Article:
Even though I am a classical liberal of the Jeffersonian sort, I can say that I get absolutely no pleasure from how it has turned out so far and I sympathize with the folks who had all the best intentions to do something extrodinary to improve our lot and had problems pulling it off. Most are extrodinary patriots and deserve an A++ for effort because there could have been a million other things they could have been doing and chose to try to solve this problem for the country instead. It is no easy thing laying it all out there in a very public way and having the spokes person for the left over promise, which he did do and that is not the fault of the rest.

    They played a large role in keeping the banking system standing, and while there are pros and cons of it that can and likely will be argued for decades, it was more than likely a good thing. I don’t think they get enough credit considering that during periods of severe financial distress our political system and societal cohesion is vulnerable; and even though I don’t agree with their policies or economic theories, they provided needed leadership to keep us from coming completely unglued during the crisis for which they are owed a debt of gratitude. All I saw on the right was Republicans running for cover, John McCain trying to laugh it off, and the best Bush could do was send Paulson begging for money which just contributed to the already mounting mob mentality public mood (like I have never before witnessed — and I am no spring chicken).

    Where I part ways with them is that I don’t understand the value or place a highly centralized authoritarian economic regime has in a free society, at least the one intended for the federation that the Constitution forms. I didn’t always see things this way. I grew up accepting it as the way things are, and I didn’t change my mind about it until I was well into my 30s and started studying the founding documents and many of the founders themselves. Then I moved on to studying the general history of the US from the founding era to present. And I know how we got here, but I wonder if they do and what at what expense.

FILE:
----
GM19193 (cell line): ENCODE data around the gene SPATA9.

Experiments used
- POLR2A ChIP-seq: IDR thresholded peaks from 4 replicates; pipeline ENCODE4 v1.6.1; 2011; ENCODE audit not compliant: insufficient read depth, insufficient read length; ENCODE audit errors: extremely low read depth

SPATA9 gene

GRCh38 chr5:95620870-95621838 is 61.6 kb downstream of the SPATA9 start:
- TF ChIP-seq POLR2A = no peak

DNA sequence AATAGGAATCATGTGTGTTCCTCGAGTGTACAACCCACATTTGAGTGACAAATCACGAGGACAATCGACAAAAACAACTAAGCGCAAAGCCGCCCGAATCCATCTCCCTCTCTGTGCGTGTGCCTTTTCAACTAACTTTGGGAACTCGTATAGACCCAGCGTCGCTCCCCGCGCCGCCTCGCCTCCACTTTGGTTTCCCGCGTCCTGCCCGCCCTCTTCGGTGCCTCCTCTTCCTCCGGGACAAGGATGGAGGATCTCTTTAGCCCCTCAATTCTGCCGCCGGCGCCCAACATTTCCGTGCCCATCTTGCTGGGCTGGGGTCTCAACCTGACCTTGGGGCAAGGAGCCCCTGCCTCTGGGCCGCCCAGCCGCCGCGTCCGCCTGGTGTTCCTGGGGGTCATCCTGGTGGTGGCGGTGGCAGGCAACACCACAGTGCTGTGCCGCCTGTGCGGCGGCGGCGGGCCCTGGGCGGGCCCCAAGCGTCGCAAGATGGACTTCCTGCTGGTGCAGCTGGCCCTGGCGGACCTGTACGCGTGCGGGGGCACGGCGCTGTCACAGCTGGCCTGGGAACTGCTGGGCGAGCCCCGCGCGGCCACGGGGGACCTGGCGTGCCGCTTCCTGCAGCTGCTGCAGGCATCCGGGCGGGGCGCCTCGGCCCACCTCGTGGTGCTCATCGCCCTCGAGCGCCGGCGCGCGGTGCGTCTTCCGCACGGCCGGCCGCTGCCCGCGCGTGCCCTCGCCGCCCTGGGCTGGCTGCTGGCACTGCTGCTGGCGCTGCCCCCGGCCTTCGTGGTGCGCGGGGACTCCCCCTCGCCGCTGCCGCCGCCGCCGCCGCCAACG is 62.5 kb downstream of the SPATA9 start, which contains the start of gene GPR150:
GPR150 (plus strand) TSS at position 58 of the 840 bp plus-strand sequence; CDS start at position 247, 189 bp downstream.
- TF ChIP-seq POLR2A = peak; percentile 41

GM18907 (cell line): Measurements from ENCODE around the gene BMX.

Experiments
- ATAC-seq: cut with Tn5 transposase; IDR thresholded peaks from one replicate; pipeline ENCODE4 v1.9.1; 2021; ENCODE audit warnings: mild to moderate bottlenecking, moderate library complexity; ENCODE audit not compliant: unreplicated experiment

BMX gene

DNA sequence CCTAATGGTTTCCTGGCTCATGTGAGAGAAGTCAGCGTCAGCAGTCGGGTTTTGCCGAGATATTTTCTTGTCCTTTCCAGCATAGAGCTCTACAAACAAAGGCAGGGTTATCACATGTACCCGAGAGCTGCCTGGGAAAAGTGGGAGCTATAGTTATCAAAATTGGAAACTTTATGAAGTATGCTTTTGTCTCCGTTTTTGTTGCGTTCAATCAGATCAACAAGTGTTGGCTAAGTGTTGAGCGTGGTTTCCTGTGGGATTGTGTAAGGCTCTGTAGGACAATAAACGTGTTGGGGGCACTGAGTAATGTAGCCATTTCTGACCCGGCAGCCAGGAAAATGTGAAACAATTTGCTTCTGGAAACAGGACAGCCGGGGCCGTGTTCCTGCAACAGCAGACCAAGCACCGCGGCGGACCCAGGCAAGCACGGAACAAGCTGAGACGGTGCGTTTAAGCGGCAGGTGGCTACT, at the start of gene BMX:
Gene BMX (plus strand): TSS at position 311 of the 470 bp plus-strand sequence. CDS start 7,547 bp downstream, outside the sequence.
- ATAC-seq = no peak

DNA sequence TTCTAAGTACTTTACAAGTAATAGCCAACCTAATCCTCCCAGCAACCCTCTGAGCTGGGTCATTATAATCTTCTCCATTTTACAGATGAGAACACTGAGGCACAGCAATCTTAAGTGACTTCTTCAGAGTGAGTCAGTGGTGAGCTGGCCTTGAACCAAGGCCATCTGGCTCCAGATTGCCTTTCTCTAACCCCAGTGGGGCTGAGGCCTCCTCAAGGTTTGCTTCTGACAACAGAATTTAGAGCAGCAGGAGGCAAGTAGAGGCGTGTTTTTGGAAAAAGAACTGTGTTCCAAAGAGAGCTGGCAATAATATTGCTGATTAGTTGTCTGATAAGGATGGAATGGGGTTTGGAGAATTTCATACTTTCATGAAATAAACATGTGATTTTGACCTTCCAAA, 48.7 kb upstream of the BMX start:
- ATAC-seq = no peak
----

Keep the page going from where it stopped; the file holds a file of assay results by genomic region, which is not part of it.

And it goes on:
17. Gravatar of marcus nunes marcus nunes
    23. September 2010 at 18:25

    JimP/Scott
    After readind the RA and JD comments I have to wonder “what the hell Bernanke means when he utters the word “Transparent””?

  18. Gravatar of tom s. tom s.
    23. September 2010 at 20:40

    Scott,

    Here’s Paul Samuelson in January 2009:

    “And today we see how utterly mistaken was the Milton Friedman notion that a market system can regulate itself. We see how silly the Ronald Reagan slogan was that government is the problem, not the solution. This prevailing ideology of the last few decades has now been reversed.
    Everyone understands now, on the contrary, that there can be no solution without government. The Keynesian idea is once again accepted that fiscal policy and deficit spending has a major role to play in guiding a market economy. I wish Friedman were still alive so he could witness how his extremism led to the defeat of his own ideas.”

    http://www.digitalnpq.org/articles/economic/331/01-16-2009/paul_samuelson

    The left couldn’t resist the opportunity to vindicate Keynesianism.

    I wish Samuelson were still alive so he could witness…

  19. Gravatar of JimP JimP
    24. September 2010 at 06:16

    Another response to the Fed speech – in the form of, as Scott says, higher asset prices – immediately. No long lags, at least according to this guy:

    http://www.businessinsider.com/david-tepper-on-cnbc-2010-9

  20. Gravatar of Bill Stepp Bill Stepp
    24. September 2010 at 06:24

    Speaking of the Fed and “personalities,” check out Friday’s Wall Street Journal, p. C8, with the picture of the Helicopter Pilot sporting an upraised middle finger and a shit-eating grin. Gotta love it.

  21. Gravatar of D. Watson D. Watson
    24. September 2010 at 10:41

    You might enjoy this: a translation of Bernankese

    “You know how we’re always worried about high inflation? Now we’re worried about low inflation. Crazy, right? High unemployment keeps wages low and prices flat. And most experts think that’s not going to change anytime soon. That’s why we think inflation will probably be low, too low, for a while.”

    Jacob Goldstein and Jeremy Singer-Vine, “Things Are Going to Be Bad For a While”, Slate, 21 September 2010.

  22. Gravatar of scott sumner scott sumner
    24. September 2010 at 15:40